Given our view that we are in for seven lean years in which the market will be looking for an excuse to be cheap, we recommend taking some risk units off the table, including becoming underweight in equities – between 1000 and 1100 on the S&P, if it gets there this year. Around 880 you should continue to move slowly to fair value, twiddle your thumbs, and wait to see what happens. Boring!
Otherwise, it is time to focus on the lesser issues: which types of equities are cheaper or more expensive than the market. This leads us back once again to the bet on quality stocks.
This week I thought it would be interesting to focus on some thought provoking, but positively balanced subjects of discipline and direction. Ideas, that is, that would spur calls to action. This week’s selection is about the importance of Quality in investing, now and timelessly.
Jeremy Grantham, a quiet giant in the pantheon of great investors says this week, in Reuters, that the time has come to focus on quality and value, and get rid of junk. Seems like a logical thing to do, but naturally it is not. Getting out of investments that have had a strong run is emotionally very difficult, and then taking the proceeds and putting them to work in high quality assets, but have underperformed the market, is even more difficult. Separating the wheat from the chaff is an idea that is easier said than done.
In short, Grantham says its time to be “long quality, and short junk,” as those stocks and bonds that were most battered in the crisis had the best performance.
Quality in focus after investor binge on cheap assets, Reuters, August 11, 2009
U.S. investor GMO calculates that the 40 stocks in the S&P 500 with prices above $50 rallied 21 percent on average between March and April. The 50 stocks with prices below $5 rallied 115 percent.
Credit markets have seen a similar trend with Bank of America-Merrill Lynch’s once battered global high-yield bond index gaining some 45 percent since March.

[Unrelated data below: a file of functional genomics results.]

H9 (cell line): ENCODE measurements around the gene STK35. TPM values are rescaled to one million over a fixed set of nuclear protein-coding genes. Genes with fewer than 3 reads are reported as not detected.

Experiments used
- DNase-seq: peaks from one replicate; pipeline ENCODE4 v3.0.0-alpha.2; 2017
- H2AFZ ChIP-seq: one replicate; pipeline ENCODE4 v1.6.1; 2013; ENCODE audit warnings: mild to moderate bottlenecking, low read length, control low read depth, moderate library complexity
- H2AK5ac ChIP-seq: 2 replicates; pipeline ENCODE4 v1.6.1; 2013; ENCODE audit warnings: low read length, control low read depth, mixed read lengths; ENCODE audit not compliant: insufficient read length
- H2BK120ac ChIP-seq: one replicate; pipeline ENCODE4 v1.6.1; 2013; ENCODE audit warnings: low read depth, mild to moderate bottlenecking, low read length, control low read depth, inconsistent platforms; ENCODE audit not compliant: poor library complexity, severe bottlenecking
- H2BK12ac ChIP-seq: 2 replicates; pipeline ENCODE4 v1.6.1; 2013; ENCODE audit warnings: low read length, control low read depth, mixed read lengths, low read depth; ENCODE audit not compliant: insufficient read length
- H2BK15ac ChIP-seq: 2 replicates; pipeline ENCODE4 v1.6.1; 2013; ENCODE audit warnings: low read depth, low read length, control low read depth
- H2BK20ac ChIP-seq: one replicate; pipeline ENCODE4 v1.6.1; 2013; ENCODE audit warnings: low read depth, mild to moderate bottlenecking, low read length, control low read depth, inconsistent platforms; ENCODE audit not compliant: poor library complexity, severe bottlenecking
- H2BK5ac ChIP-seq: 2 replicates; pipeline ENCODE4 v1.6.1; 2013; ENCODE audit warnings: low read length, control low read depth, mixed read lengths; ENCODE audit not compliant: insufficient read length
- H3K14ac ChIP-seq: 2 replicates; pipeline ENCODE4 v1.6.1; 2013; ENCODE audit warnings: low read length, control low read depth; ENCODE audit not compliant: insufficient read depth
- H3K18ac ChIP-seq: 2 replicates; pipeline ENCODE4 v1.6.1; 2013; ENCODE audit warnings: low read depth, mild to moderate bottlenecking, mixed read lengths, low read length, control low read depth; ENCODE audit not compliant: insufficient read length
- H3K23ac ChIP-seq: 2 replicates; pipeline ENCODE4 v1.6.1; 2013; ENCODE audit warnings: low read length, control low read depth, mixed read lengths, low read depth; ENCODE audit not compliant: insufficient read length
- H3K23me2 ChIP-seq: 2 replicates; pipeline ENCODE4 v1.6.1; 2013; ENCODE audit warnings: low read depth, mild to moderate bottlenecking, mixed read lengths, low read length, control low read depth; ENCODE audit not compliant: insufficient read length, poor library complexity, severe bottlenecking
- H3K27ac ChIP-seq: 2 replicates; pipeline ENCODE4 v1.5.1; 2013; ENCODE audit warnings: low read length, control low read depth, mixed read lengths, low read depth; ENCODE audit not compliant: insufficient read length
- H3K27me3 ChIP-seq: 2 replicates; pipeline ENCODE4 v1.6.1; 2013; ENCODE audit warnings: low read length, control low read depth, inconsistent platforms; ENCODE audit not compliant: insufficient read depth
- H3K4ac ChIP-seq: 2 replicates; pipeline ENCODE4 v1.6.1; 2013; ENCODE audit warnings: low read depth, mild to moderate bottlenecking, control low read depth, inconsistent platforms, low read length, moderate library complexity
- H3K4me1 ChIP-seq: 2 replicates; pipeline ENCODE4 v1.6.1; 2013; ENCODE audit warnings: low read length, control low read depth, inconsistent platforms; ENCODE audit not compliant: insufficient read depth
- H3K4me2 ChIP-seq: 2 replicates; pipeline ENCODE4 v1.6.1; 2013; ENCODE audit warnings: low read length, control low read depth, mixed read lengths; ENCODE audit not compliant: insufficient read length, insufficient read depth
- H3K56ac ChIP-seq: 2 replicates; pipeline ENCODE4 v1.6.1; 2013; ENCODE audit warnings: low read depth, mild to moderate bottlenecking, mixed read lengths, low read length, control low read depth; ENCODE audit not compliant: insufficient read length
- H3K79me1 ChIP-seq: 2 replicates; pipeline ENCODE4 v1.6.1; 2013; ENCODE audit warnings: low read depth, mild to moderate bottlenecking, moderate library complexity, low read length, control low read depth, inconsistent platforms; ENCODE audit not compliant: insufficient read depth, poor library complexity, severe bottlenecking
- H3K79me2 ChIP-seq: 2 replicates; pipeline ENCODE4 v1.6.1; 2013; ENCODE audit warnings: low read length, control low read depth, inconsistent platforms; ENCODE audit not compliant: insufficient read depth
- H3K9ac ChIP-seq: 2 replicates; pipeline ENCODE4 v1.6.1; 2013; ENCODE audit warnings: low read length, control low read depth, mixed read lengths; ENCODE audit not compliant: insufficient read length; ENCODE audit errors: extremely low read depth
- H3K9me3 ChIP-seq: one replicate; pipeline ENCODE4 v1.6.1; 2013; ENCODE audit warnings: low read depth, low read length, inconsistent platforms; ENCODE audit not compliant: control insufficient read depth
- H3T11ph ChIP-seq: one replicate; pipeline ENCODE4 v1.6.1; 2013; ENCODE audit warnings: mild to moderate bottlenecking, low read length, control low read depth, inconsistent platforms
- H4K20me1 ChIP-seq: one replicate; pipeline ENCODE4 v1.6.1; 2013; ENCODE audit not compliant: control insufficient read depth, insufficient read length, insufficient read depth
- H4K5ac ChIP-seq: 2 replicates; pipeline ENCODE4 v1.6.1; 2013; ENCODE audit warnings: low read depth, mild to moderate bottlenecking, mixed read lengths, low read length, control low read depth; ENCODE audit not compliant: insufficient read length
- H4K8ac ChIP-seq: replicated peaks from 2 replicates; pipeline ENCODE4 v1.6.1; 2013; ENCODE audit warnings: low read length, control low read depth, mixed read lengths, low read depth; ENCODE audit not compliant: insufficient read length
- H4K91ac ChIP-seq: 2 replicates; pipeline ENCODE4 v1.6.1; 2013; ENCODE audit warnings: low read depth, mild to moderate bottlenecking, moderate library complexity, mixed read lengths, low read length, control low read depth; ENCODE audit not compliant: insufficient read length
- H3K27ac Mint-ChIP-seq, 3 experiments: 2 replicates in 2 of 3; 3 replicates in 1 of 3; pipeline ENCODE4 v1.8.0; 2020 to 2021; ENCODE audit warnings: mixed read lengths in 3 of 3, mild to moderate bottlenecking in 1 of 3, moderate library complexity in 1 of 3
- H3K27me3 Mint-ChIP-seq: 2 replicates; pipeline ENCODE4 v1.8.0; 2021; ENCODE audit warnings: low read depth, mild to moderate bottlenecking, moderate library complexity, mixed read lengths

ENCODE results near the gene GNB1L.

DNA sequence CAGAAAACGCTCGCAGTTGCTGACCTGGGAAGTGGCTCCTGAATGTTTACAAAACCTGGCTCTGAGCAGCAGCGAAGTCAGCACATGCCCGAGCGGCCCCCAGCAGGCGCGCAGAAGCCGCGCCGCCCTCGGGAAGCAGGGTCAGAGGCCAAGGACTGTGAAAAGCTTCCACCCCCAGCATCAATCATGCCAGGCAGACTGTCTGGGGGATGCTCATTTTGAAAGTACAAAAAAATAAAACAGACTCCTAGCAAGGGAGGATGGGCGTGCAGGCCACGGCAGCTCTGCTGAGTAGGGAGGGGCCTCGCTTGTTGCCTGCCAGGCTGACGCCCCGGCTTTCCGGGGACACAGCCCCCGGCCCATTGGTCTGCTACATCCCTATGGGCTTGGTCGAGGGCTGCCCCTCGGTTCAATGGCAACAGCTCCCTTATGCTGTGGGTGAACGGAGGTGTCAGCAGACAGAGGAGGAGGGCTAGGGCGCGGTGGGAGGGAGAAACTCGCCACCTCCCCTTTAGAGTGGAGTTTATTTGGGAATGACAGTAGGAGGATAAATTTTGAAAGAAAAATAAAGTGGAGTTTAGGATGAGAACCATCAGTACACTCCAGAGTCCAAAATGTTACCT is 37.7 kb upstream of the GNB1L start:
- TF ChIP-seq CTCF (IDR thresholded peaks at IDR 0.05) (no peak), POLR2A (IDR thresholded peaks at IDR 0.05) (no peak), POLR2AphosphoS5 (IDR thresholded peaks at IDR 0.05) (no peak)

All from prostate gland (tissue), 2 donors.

Now, however, investors are looking for the cream to rise to the top.
“Long quality (or long quality and short junk) is substantially the most outlying bet available today in all global equities,” GMO Chairman Jeremy Grantham wrote to the firm’s clients.
By the way, Grantham’s new focus is high quality energy and energy transition stocks. This is all covered in “Boring Fair Price!”
It should be obvious from simple arithmetic that population growth is on a direct collision course with increasingly scarce resources. For millennia, food constraints held the world’s population nearly constant. About 12,000 years ago, these constraints were altered signifi cantly with the start of organized agriculture. Then, around 200 years ago, the so-called Agricultural Revolution – the introduction of science to farming – allowed for another doubling in output. All of this was dwarfed, however, by the harnessing of hydrocarbons – the sun’s energy stored over hundreds of millions of years. This remarkable patrimony is now about half gone, and some time in the next 10 to 40 years, half of all of our resources will have been used or, stated another way, one last doubling will remain.
David Rosenberg, Gluskin Sheff’s Chief Market Economist, attests to the overbought nature of low quality stocks in this rally with these facts in his July 27th notes:
• The 50 smallest stocks have rebounded 17.2% from their nearby July 10th lows, outperforming the largest 50 stocks by 750 basis points.
• The 50 most shorted stocks have rallied 17.6%, outperforming the 50 least shorted stocks by 880 basis points (over the same time frame).
• The 50 stocks with the lowest analyst ratings have outperformed the 50 with the highest ratings by 380 basis points.
• 85% of the market has already broken above their 50-day moving averages, which in some sense highlights an overbought market, but the other three factoids still attest to a low-quality rally.
Bloomberg reports that the US economy is defying its most irrefutable skeptics by turning around, that the Obama stimulus is working:
U.S. Enters Recovery as Stimulus Refutes Skeptics (Update1), Bloomberg.com, August 12, 2009
Recovery from the worst recession since the 1930s has begun as President Barack Obama’s fiscal stimulus — derided as insufficient and budget-busting months ago — takes effect, a survey of economists indicated.